Guys and Dolls is a show of types, and different productions can make the setting and characters more over-the-top than others. At SDT, the “types” are still there, but they’ve been brought down in scale somewhat, in a way that makes them seem more like real people you could have met. The couples are strong, especially, with Womack an especially credible Adelaide, bringing the audience along with her in her exasperation with Nathan, delivering a strong “Adelaide’s Lament” and an even stronger reprise in Act 2. O’Brien is a likable Nathan, with good chemistry with Womack and also with his gambler compatriots, the equally excellent Wells and Frank. Wells especially gets a fine moment leading the show-stopping “Sit Down You’re Rockin’ the Boat”. The show’s other lead couple is also impressive, with Mitchell giving a slightly edgier take on Sky, and Bubash in an engaging turn as an increasingly conflicted Sarah. These two have particularly strong moments in their scenes at the end of Act 1. Bell is a standout as Arvide, as well with a great voice on his song “More I Cannot Wish You”, which is also a strong moment of connection for him and Bubash. There’s a small but energetic ensemble to support the leads, bringing much enthusiasm to the production.

Although the show isn’t as flashy as it is sometimes staged, it’s still richly detailed, with a stunning unit set by Josh Smith that captures the atmosphere and look of the time and place, along with excellent, period-appropriate costumes by Lauren Smith. There’s also bold lighting by Tyler Duenow and a great band led by music director Jennifer Buchheit, doing justice to the show’s familiar score. There were some odd sound-mixing issues on the night I saw the show, but for the most part, it’s a strong, stylish production.

This is a fun Guys and Dolls. It’s the same classic show, but adjusted well to Stray Dog’s smaller venue. It’s a “Musical Fable” that’s a little more on the “down to earth” side, and for the most part, it works. This is another strong showing from Stray Dog Theatre.

Sara Rae Womack and Cast
Photo by John Lamb
Stray Dog Theatre

Stray Dog Theatre is presenting Guys and Dolls at Tower Grove Abbey until August 24, 2019

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Sylvia
by A.R. Gurney
Directed by Gary F. Bell
Stray Dog Theatre
June 6, 2019

Tim Naegelin, Kay Love, Susie Lawrence
Photo by John Lamb
Stray Dog Theatre

It’s fitting that Stray Dog Theatre would be producing A. R. Gurney’s Sylvia, considering it’s a play about a stray dog. Or more precisely, a formerly stray dog who “adopts” a man and stirs up trouble between that man and his wife. It’s a comedy, with some serious moments, focusing on relationships between humans and their pets, and with one another. On stage currently at SDT’s Tower Grove Abbey, it’s a fun play with a an especially strong cast.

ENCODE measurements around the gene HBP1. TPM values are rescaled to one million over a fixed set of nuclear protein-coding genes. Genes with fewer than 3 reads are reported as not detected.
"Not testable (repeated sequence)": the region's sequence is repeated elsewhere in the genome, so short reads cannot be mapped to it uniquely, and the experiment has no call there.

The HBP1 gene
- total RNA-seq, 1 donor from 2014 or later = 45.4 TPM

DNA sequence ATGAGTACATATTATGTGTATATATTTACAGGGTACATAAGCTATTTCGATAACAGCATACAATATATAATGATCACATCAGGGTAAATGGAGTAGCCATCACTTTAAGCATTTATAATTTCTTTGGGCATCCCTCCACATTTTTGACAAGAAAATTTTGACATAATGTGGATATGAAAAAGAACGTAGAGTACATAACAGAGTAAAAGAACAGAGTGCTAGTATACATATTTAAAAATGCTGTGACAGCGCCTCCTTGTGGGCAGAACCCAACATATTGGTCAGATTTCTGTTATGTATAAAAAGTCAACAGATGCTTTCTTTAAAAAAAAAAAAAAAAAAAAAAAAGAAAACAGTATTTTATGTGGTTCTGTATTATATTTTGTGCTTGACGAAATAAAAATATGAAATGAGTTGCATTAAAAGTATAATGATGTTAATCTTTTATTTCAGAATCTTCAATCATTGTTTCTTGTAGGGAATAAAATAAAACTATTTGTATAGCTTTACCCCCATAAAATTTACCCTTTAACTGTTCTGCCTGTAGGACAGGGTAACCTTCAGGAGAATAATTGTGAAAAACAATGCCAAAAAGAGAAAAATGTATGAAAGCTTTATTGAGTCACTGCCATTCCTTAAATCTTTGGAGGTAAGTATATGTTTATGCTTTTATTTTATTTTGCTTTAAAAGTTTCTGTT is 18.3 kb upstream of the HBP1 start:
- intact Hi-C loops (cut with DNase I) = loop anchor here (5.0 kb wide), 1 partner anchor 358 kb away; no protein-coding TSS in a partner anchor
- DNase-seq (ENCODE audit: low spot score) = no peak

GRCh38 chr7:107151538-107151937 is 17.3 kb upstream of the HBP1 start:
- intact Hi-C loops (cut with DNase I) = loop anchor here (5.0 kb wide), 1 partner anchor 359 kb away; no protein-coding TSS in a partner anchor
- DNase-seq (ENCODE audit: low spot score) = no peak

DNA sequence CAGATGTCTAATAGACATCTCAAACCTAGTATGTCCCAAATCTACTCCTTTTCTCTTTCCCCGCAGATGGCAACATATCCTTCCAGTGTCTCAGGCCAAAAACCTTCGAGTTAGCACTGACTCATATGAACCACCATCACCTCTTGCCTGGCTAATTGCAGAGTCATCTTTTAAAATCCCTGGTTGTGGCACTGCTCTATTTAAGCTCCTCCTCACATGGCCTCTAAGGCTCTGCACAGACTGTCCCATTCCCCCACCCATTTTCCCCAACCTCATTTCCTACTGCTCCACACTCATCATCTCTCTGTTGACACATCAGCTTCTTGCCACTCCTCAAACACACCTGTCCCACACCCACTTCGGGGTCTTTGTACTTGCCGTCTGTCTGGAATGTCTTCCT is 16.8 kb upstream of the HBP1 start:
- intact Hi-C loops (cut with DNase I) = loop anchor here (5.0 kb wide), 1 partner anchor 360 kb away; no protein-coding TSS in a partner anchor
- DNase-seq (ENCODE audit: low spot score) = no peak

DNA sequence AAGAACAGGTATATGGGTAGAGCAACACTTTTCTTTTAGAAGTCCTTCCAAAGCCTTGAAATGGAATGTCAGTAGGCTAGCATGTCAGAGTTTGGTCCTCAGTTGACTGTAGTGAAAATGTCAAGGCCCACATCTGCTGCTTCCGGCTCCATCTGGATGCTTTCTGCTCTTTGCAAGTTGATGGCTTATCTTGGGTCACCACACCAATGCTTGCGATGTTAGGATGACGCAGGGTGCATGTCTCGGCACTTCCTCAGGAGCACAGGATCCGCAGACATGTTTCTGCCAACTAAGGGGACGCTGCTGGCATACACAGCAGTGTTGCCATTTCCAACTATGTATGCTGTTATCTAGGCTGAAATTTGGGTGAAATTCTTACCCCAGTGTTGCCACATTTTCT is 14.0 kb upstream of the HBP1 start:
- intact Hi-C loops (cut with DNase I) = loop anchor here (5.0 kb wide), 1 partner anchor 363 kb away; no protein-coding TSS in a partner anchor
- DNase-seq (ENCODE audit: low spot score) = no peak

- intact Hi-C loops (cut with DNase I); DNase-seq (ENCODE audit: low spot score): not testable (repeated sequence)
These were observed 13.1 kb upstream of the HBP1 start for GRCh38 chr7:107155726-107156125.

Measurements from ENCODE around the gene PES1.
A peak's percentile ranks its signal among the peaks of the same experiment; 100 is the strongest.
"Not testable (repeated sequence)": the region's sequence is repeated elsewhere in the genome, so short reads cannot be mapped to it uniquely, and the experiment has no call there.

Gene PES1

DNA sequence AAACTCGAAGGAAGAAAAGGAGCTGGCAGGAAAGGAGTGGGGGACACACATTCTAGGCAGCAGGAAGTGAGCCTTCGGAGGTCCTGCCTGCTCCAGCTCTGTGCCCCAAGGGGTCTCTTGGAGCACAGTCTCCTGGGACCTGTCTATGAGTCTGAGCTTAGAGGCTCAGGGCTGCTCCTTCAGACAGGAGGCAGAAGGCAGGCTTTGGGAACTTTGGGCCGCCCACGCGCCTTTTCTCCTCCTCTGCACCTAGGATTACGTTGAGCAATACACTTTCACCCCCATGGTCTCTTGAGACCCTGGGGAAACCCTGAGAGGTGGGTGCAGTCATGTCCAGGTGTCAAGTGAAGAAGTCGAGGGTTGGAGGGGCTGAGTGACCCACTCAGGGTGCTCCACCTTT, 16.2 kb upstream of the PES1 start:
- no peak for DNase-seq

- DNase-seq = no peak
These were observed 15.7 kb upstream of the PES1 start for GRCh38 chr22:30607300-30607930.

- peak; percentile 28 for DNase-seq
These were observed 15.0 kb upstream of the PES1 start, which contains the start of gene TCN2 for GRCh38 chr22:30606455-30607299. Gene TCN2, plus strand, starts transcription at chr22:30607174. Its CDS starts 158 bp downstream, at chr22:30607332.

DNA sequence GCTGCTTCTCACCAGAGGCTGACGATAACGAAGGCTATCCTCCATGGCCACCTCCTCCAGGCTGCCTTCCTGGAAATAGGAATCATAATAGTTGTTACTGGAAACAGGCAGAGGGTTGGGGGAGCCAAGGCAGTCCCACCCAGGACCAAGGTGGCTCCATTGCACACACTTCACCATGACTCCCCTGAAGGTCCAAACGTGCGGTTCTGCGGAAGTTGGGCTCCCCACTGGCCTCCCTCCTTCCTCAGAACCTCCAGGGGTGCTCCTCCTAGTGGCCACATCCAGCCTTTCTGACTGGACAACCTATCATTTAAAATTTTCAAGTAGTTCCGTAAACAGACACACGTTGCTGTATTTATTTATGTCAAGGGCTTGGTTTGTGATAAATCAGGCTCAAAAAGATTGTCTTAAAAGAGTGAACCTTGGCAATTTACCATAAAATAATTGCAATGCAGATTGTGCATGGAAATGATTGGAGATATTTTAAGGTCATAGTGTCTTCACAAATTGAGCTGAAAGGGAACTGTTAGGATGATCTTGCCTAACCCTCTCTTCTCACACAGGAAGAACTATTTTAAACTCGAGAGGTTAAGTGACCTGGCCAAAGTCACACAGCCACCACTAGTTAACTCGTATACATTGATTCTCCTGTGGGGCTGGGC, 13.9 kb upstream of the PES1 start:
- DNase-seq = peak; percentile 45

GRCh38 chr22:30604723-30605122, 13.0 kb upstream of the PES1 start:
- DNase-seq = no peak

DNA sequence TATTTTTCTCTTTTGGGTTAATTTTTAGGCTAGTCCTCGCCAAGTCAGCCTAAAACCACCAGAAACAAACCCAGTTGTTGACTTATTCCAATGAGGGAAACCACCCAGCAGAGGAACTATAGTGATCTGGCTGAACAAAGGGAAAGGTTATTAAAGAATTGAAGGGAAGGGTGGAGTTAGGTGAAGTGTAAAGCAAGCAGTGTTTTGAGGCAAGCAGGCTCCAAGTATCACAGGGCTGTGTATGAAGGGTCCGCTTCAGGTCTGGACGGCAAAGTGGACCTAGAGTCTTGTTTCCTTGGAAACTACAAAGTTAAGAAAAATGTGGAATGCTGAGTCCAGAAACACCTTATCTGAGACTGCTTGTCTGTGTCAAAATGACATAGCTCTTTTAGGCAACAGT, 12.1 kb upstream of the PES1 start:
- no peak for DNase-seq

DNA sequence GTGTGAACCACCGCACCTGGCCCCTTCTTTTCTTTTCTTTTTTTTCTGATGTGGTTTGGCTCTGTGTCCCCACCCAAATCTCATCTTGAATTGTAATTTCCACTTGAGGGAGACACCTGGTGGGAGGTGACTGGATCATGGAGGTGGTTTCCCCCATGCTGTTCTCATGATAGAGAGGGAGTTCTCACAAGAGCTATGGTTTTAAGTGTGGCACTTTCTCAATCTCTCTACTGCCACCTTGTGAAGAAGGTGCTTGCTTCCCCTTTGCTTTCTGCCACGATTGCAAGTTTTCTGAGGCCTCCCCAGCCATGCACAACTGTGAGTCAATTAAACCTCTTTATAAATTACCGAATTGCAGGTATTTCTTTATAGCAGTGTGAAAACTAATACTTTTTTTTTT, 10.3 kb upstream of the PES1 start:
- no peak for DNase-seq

Sylvia has an intriguing conceit to start off with–the title character, a dog, is played by a human (Susie Lawrence). This is a deliberate choice, apparently, because of the frequent comparisons between this dog’s relationship with Greg (Tim Naegelin), the man who brings her home and his relationship with his wife, Kate (Kay Love). Greg and Kate are recent empty-nesters, having just recently sent their youngest child off to college. Now living in a small apartment in New York City, the two seem to have different outlooks on life. Kate is excited about her job as a middle school English teacher, developing a curriculum to help her students learn Shakespeare. Greg, however, is tired of his job and not thrilled with his boss’s insistence on his going into a more “abstract” line of work for his company. We learn all this over the course of the play, through the couple’s interactions with one another and especially with (and about) Sylvia, with whom Greg develops an instant bond and who Kate sees as more of a threat, both to her relationship with Greg and to her plans for the future. Greg, meanwhile, is finding himself spending more and more time with Sylvia, pouring out his deepest thoughts to her even though she seems more interested in yelling at local cats and meeting other dogs in the park, where Greg meets Tom (Melissa Harlow), another dog owner who shares his book-learned “expertise” about dogs with Greg while their dogs play. Kate, in turn, shares her concerns with her socialite friend Phyllis and, eventually, a therapist named Leslie (both roles also played by Harlow), while Greg finds himself increasingly torn between his attachment to Sylvia and his commitments to Kate.